Lo Cole's illustrations would brighten the most grey of days. How does he create such stunning images, and what (or who) have been the greatest influences to his art? Lo tells all.

I trained as a printmaker and specialised in screen printing; I fell in love with the flat colours and the velvet-like quality of saturated ink on paper. Although I no longer make prints in this way, I still approach image-making as a printmaker, applying a similar process to my work. These days, I work in Photoshop and although I miss the physicality of screen printing, working digitally is a lot less messy and doesn’t require so much space. I probably only use one percent of the programme, yet I find that it does all the things and more, that I demand from it. I have a very large Wacom tablet which I draw into - the size enables me to work more gesturally, drawing with my arm as well as my hand. I tend to work straight into Photoshop, usually creating a layer, drawing a shape and filling it with colour. In much the same way that I would approach making a screen print, I will build the image in a series of layers, one colour on top of another; sometimes opaque and other times transparent. I love the surprise element - what happens when you overlap colours and a third colour is created and I think you can see this in my book Doris. I still make prints, but now I print on demand and that saves a lot of plan chest space, as I don’t have to fill the draws with the wads of paper needed for entire limited editions.

When it comes to creating books, for me the story always starts with an image (or a set of images) as I am primarily a picture-maker. The writing is a more recent development, I find it gives me the freedom to illustrate my own ideas in both words and pictures. I set myself the challenge of finding a story to work with the images I want to draw, and that’s the starting point. As the idea develops, the tables turn and I find myself wondering how I can depict the words that start to appear - it’s a backwards, forwards process, one that I find immensely challenging, but also hugely satisfying when it comes together and everything clicks into place.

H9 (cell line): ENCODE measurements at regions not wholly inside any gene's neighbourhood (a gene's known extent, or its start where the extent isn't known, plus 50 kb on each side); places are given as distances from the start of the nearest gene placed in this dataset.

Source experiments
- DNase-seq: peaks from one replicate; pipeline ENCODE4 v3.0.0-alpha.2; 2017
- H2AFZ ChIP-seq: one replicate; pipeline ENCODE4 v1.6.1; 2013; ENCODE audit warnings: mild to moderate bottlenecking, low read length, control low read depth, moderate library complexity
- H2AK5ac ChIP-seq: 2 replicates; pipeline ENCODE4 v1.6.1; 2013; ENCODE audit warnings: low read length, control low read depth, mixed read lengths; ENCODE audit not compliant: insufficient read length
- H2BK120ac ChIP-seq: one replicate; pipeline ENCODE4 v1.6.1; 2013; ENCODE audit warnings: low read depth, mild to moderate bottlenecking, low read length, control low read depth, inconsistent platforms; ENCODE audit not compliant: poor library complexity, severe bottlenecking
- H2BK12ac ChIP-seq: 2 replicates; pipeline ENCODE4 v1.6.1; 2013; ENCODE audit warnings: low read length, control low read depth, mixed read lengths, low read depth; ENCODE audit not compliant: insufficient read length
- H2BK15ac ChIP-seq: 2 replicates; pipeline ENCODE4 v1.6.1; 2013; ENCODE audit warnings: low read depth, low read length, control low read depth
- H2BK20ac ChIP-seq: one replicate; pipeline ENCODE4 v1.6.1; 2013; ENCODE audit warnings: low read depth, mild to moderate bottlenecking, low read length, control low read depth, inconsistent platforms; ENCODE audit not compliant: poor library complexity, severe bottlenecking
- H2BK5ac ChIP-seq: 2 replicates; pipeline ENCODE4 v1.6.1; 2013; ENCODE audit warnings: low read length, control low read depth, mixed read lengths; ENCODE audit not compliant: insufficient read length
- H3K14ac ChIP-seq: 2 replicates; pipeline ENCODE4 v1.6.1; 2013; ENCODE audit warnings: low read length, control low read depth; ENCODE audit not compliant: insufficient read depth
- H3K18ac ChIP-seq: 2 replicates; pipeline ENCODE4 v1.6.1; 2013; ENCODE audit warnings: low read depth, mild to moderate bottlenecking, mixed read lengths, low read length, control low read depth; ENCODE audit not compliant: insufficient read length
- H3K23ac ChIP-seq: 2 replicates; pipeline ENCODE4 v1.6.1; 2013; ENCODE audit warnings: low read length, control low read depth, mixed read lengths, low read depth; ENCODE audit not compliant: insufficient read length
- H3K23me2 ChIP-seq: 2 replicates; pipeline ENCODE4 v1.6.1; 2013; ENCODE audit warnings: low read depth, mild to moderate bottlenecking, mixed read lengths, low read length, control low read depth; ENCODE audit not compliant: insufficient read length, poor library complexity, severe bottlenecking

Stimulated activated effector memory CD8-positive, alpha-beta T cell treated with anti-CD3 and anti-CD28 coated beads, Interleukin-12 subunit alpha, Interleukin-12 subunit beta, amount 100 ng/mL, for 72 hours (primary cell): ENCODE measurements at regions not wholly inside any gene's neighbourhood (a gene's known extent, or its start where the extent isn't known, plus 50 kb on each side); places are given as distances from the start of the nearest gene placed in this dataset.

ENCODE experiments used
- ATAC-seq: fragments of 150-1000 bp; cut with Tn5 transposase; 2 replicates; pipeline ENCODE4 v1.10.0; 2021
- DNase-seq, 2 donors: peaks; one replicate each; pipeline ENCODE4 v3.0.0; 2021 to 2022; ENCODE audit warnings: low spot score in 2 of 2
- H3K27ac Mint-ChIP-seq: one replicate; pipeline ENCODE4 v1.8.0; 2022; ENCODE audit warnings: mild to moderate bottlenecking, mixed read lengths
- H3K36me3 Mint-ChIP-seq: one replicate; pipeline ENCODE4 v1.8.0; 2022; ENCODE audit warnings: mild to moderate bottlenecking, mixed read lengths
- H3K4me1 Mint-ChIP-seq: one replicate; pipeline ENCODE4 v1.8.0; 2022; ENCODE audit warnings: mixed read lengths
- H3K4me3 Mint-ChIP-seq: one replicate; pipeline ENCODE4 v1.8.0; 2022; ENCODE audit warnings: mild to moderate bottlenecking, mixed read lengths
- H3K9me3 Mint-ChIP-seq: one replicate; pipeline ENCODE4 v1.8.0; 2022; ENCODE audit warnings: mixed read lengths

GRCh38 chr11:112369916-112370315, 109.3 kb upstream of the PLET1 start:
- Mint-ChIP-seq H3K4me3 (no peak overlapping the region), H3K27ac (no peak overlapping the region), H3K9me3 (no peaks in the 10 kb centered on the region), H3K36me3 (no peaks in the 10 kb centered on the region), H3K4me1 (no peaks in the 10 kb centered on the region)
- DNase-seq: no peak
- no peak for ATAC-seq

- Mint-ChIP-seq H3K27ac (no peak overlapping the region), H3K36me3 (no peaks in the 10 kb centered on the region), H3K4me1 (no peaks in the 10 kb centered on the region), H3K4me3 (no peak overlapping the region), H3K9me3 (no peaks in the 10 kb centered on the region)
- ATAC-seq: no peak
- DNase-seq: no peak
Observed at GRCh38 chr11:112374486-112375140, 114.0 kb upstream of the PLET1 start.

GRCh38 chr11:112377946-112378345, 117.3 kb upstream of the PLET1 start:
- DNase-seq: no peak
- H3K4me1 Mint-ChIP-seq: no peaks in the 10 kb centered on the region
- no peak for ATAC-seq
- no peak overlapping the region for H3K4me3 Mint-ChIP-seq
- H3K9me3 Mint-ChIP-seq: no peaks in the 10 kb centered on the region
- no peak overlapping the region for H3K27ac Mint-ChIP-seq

My parents were no doubt a major influence, my father was a writer of children’s books and worked for the BBC producing Playschool. He created numerous series for preschool audiences, including cult children’s TV shows Bod and Fingerbobs. My mother illustrated the books and created the puppets and she was also a wonderful artist in her own right. So, I came from a very creative environment, surrounded by all the paraphernalia that went into making books and tv programmes. We lived in central London in the 60’s and 70’s and I remember being seduced by the colours of Sergeant Pepper, pop-art and psychedelia - these still influence my work. The cover of Doris even reminds me of the ridiculously bright flowery shirt I selected for myself as a young kid in Carnaby Street.

I was also dragged round galleries, museums and countless churches. Although reluctant at the time, something filtered through and in later years I developed a love for work by Picasso, Matisse, Klee, Miro, Leger - masters of 20th century modern art - renaissance frescoes and romanesque churches. I developed a love for all things graphic and would pore over old editions of Graphis magazine, lapping up the work of Paul Rand, Saul Bass, Milton Glaser … not to mention Dick Bruna, creator of Miffy, who I grew up with and still think is rather fantastic!

Doris is a glorious picture book, published by new imprint, Rocket Bird Books. Each page is an exuberant display of colours and design, and the accompanying text is as uplifting and joyous as the artwork.

Doris, written and illustrated by Lo Cole, is our August Picture Book of the Month - read our full review here and browse the pages.

And we have added a few more of Lo's books below.